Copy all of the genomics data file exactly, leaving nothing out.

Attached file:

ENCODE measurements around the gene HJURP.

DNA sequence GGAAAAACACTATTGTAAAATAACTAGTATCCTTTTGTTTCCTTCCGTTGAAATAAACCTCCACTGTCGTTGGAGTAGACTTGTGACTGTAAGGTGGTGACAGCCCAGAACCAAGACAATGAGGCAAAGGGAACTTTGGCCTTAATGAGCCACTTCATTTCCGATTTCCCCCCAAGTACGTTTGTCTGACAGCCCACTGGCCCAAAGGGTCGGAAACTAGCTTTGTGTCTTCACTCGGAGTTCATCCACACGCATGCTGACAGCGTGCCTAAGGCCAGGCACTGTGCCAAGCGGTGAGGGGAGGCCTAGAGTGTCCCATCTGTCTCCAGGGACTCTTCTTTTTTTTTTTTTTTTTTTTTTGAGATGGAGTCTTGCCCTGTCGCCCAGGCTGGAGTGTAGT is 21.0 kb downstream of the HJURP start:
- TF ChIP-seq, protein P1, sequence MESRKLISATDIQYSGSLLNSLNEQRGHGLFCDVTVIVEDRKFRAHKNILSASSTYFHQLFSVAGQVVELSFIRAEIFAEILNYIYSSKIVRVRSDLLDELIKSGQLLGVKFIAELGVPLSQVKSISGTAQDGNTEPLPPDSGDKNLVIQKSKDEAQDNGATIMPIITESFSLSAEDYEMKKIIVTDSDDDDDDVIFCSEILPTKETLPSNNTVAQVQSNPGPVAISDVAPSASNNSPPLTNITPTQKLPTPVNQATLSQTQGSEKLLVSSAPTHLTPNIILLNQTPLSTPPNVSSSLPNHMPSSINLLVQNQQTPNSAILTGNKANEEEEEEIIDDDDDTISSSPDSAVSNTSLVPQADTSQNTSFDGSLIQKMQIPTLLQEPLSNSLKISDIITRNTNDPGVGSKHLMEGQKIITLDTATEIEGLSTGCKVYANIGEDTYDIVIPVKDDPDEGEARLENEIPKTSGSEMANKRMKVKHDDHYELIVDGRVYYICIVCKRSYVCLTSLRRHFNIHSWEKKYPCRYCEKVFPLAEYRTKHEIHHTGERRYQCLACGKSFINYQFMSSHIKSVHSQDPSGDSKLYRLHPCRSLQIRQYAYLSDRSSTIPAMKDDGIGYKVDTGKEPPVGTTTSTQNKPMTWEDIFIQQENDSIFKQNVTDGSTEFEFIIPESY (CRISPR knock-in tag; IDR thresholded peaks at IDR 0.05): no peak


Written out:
ENCODE measurements around the gene HJURP.

DNA sequence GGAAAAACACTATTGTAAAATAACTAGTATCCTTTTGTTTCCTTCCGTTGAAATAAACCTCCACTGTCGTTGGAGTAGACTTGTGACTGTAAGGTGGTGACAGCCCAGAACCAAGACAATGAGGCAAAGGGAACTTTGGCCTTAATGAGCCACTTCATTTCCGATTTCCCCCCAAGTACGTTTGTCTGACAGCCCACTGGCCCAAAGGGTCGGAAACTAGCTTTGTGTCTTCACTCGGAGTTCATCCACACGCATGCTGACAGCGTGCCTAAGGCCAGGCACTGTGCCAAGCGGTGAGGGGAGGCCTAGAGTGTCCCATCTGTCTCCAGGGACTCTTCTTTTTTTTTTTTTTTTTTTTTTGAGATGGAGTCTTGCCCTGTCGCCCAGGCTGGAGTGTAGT is 21.0 kb downstream of the HJURP start:
- TF ChIP-seq, protein P1, sequence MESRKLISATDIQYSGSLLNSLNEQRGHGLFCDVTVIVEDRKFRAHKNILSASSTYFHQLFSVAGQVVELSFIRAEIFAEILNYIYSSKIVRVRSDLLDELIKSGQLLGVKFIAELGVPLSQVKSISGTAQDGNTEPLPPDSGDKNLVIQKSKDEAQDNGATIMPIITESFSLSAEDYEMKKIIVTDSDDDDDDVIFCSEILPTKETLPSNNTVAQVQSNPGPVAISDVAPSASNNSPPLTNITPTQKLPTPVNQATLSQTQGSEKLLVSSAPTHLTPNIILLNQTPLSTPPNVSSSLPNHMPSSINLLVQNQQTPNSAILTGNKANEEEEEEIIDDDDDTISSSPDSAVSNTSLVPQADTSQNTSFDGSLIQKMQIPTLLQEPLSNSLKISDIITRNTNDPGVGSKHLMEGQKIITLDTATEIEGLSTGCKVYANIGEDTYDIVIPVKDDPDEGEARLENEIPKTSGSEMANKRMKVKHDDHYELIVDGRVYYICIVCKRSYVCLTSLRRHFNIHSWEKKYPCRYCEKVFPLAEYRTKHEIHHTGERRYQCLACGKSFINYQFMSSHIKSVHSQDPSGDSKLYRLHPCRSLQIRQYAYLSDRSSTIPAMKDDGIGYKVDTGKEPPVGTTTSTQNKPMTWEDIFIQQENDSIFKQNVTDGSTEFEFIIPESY (CRISPR knock-in tag; IDR thresholded peaks at IDR 0.05): no peak